And so, a quantum is the product of the cognitive and emotional activity of the brain, and also of the brain's activity in anticipating an action's possible results. For convenience, we will use the label 'intuitive' to describe the activity of anticipation. A quantum, then, consists of cognitive, emotional, and intuitive components (diag. 3).

The constellation of Quanta

Diagram 4 The constellation of Quanta

Quanta are linked to each other in three different structures (see diagram 4.) The 'entrance' to the quantum is denoted by the arrow on the left - the induction by some communicative transaction of a quantum's emotional component. The link to another quantum is realized through the intuitive component. The induction of the second quantum leads to the formation of a new link with the third, cognitive, component, and so on. We see, therefore, a three-faceted dynamic process, producing a 'response stimulus' as its end result.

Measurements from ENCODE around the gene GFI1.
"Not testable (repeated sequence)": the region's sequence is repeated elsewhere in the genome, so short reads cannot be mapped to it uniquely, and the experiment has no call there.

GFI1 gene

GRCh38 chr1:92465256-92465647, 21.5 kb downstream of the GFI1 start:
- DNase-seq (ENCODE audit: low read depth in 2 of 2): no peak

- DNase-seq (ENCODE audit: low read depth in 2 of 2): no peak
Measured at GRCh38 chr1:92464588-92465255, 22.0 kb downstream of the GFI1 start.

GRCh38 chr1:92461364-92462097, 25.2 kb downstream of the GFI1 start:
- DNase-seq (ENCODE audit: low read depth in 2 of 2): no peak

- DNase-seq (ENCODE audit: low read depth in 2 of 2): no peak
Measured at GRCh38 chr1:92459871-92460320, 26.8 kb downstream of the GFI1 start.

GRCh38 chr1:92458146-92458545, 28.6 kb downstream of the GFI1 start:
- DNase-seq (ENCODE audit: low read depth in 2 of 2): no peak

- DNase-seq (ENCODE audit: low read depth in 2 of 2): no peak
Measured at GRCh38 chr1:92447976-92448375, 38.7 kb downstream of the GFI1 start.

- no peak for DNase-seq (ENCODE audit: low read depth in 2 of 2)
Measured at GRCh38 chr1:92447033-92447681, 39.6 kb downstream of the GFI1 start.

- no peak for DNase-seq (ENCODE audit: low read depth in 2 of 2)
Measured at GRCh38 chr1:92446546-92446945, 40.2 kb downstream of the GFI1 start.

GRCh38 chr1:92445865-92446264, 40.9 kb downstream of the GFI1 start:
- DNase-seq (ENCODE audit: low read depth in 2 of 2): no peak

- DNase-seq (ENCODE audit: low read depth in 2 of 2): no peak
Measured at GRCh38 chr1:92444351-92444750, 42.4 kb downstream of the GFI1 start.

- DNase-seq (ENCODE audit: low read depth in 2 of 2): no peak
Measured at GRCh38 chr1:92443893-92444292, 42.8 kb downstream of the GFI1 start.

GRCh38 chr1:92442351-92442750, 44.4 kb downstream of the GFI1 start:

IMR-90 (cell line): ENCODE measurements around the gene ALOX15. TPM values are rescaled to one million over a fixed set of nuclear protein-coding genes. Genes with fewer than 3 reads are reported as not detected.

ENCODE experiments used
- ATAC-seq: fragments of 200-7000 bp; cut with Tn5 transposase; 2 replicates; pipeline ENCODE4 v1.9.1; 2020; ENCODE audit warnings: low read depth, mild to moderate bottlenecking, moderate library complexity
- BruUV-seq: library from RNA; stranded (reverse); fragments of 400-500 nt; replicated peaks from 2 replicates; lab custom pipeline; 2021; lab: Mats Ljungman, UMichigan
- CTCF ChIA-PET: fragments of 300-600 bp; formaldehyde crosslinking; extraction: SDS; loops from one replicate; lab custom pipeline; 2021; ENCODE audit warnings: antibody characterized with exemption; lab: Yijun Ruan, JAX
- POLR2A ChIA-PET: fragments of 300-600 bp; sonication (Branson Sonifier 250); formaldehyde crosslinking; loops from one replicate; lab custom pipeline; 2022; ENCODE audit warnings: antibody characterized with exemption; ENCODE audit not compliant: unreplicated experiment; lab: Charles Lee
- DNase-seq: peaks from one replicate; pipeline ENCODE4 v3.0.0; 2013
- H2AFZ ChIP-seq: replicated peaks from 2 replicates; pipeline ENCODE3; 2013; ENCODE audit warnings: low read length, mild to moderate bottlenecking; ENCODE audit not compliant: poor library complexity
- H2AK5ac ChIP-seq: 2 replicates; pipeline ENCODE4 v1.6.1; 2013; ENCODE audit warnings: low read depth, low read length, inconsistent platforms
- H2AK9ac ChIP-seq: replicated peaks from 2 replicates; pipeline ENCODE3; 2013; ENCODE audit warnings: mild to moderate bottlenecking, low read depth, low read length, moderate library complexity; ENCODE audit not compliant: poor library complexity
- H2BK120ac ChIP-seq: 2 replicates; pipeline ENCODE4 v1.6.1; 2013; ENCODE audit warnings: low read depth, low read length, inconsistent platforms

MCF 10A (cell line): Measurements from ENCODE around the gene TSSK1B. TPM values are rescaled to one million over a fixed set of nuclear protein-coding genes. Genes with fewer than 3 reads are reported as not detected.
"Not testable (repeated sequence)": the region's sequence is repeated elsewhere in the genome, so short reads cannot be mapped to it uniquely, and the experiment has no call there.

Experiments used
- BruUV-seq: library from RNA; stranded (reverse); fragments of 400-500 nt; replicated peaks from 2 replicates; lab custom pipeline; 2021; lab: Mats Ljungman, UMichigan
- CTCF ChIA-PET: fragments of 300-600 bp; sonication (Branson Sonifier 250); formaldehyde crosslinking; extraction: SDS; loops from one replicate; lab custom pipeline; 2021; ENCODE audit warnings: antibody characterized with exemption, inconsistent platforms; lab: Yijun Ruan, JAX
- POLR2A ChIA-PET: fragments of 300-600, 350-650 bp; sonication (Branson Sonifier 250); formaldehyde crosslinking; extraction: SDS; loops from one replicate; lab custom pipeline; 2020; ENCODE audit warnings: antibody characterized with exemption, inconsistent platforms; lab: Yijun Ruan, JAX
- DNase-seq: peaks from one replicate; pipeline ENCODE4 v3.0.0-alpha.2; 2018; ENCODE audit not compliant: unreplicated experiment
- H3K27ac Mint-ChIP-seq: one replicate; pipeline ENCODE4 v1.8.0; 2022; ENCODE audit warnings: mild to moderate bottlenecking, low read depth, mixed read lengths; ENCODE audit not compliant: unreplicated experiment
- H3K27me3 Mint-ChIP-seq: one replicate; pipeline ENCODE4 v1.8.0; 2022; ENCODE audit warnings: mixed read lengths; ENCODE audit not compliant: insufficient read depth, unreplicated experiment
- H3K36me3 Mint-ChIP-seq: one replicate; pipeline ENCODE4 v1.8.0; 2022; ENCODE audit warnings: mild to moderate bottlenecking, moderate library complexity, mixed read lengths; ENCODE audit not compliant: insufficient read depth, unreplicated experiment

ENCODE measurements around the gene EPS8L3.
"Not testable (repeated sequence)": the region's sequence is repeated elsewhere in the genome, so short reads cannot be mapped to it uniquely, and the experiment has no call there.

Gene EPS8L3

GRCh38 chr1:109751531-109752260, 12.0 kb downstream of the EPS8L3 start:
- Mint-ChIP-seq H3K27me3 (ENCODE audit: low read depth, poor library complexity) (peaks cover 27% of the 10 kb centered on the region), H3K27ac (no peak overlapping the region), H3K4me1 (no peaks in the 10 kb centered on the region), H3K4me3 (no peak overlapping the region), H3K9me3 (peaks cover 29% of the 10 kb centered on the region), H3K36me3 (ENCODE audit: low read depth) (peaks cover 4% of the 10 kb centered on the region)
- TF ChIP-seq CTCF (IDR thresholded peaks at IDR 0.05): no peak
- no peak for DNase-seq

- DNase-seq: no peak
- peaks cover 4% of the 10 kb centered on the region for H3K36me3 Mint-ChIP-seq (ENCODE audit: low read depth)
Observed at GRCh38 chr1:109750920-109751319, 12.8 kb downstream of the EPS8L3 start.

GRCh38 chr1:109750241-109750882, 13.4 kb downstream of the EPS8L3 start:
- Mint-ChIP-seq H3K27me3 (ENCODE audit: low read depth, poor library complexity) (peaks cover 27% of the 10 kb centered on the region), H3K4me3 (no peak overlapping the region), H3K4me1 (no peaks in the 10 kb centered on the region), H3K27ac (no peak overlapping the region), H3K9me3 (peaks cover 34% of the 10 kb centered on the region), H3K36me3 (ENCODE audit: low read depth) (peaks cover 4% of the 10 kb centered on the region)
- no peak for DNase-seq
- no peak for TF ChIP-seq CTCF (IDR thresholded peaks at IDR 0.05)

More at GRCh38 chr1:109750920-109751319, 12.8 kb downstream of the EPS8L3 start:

From the free positions of individual quanta in this chain, stimuli can be directed to other personality structures, to emotional mechanisms, or 'below' - to activate the corresponding nuclei and nerve-centers, provoking the vegetative reactions which accompany communication.

In the case of sexual intercourse, the part of the brain governing sexual behavior is activated, and the mechanisms of 'sexual reaction' are 'triggered.' Depending on the specifics of a subject's neuro-dynamics, the number of activated engrams varies according to the level of thinking, the quality of the emotional content, and to general sexual behavior. Clearly, the higher the level of the functional system in the hierarchy, the more closely the quantum will correspond to its understood form.

Let us clarify then, that the element governing typical patterns of sexual behavior is the fixed hierarchical structure of quanta within the personality structures 'Parent,' 'Adult,' and 'Child.' The interrelation of a series of quanta, and of the communicative transactions and personality structures that they invoke is shown in diagram 5.

Diagram 5: The interrelation of personality structure, communicative transactions, and quanta